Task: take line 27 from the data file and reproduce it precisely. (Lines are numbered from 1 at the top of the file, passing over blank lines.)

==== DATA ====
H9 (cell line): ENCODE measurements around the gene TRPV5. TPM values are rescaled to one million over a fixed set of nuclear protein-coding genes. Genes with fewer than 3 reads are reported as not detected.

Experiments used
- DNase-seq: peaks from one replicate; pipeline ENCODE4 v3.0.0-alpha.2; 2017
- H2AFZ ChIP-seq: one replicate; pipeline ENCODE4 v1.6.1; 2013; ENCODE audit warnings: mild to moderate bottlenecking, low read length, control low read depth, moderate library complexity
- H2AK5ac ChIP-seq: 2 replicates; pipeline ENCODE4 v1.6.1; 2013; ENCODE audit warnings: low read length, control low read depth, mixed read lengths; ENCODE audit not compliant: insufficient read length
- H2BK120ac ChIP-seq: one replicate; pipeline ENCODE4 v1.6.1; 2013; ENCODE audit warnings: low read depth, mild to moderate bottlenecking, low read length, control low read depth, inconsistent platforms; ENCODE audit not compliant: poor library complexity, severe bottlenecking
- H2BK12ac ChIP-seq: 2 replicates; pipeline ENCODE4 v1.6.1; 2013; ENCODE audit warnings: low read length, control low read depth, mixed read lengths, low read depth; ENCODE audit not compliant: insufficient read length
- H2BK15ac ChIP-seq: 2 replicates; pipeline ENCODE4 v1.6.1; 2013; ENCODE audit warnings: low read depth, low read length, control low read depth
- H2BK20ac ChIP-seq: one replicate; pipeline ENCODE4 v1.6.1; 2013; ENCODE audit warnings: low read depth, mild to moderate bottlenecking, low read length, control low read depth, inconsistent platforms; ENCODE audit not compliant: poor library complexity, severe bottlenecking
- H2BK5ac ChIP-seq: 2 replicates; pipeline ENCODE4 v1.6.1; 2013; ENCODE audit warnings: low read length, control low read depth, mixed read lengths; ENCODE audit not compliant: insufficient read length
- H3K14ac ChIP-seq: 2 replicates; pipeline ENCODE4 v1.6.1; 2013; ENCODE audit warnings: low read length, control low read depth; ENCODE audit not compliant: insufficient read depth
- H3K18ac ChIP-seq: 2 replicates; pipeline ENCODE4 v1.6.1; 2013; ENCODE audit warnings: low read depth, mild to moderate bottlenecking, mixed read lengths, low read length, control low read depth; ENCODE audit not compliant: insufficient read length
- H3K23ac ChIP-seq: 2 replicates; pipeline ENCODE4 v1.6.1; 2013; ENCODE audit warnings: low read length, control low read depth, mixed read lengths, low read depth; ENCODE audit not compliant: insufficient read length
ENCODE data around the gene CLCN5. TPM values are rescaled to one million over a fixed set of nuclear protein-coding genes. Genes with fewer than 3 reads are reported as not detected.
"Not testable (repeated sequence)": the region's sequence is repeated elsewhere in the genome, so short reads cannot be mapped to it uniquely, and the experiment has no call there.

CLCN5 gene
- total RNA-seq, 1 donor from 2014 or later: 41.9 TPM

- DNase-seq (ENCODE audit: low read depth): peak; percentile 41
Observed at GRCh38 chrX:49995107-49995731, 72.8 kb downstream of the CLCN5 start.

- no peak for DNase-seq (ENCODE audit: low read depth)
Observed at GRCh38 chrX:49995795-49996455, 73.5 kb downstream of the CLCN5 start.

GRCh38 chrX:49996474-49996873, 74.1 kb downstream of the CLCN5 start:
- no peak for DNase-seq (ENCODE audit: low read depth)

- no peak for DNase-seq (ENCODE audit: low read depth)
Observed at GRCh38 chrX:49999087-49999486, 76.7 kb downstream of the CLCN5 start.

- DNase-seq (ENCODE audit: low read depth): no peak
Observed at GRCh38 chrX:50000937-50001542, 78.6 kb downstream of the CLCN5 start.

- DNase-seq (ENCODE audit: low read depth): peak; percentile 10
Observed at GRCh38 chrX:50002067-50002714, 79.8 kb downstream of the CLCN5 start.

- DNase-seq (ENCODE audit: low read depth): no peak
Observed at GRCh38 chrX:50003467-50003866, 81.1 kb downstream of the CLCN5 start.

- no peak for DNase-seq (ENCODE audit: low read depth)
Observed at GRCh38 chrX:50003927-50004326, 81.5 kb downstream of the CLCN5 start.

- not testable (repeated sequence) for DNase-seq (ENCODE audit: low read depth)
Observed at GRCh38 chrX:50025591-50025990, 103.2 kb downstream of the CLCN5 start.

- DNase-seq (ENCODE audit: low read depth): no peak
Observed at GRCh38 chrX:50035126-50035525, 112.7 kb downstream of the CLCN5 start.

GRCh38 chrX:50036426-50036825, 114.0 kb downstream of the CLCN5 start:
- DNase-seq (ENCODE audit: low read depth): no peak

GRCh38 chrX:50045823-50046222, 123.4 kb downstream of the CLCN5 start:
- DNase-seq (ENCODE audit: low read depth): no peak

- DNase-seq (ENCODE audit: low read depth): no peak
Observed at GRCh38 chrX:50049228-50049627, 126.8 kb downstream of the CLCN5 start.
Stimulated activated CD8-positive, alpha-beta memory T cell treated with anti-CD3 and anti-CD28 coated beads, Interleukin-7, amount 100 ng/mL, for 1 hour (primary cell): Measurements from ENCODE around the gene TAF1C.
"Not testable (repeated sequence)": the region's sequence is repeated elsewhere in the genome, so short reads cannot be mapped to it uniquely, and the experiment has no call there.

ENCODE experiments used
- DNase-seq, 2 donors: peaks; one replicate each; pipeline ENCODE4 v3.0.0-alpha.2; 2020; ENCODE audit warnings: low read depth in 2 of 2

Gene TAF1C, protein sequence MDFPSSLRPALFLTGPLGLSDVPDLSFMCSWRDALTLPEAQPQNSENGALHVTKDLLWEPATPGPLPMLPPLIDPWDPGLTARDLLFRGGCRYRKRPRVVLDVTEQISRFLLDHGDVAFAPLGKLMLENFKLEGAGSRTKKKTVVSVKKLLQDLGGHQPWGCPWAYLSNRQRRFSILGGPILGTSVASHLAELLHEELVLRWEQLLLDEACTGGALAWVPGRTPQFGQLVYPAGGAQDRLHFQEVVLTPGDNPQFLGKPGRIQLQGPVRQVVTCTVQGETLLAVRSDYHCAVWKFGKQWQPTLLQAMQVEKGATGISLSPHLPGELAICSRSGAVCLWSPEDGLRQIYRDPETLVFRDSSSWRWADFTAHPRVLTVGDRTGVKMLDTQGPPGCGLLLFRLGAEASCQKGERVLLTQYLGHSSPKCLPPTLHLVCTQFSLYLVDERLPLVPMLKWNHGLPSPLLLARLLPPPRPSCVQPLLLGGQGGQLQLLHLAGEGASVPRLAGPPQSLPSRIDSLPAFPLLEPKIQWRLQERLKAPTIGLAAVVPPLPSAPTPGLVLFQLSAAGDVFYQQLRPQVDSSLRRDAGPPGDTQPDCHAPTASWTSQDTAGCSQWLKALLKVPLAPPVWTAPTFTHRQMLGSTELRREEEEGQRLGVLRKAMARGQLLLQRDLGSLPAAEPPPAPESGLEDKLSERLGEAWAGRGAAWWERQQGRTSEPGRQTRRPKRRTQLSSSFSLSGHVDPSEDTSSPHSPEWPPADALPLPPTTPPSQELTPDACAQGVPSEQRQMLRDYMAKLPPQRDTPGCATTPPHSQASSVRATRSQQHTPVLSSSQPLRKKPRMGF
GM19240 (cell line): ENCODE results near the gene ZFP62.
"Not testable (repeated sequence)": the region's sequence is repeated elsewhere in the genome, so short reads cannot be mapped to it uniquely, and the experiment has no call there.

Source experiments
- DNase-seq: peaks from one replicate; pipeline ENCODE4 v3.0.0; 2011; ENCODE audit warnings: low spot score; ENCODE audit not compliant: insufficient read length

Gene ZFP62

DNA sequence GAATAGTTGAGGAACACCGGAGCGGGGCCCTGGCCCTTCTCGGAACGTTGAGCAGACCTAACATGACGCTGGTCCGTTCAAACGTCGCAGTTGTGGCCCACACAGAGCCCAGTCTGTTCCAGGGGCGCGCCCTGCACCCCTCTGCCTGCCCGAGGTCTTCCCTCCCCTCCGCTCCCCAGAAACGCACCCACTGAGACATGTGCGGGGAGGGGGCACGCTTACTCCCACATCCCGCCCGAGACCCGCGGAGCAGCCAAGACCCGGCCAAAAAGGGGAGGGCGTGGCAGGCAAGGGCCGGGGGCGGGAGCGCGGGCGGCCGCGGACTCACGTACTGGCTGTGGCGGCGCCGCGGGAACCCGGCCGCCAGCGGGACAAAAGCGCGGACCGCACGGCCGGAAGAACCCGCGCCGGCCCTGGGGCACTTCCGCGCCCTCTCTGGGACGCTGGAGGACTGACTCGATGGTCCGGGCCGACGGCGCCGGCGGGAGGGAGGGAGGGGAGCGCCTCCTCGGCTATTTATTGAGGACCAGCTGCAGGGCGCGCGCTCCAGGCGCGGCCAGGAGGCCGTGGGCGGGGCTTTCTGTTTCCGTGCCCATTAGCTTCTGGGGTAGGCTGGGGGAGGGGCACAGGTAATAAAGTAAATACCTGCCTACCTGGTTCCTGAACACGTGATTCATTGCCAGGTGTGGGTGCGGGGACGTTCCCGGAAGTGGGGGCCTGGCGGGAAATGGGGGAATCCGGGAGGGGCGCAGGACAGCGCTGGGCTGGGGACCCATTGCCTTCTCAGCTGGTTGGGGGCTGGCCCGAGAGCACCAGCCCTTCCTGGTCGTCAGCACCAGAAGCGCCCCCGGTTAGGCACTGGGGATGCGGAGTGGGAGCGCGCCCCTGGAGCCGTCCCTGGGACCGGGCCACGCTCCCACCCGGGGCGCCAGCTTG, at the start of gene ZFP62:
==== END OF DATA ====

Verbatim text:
Observed at GRCh38 chrX:50000937-50001542, 78.6 kb downstream of the CLCN5 start.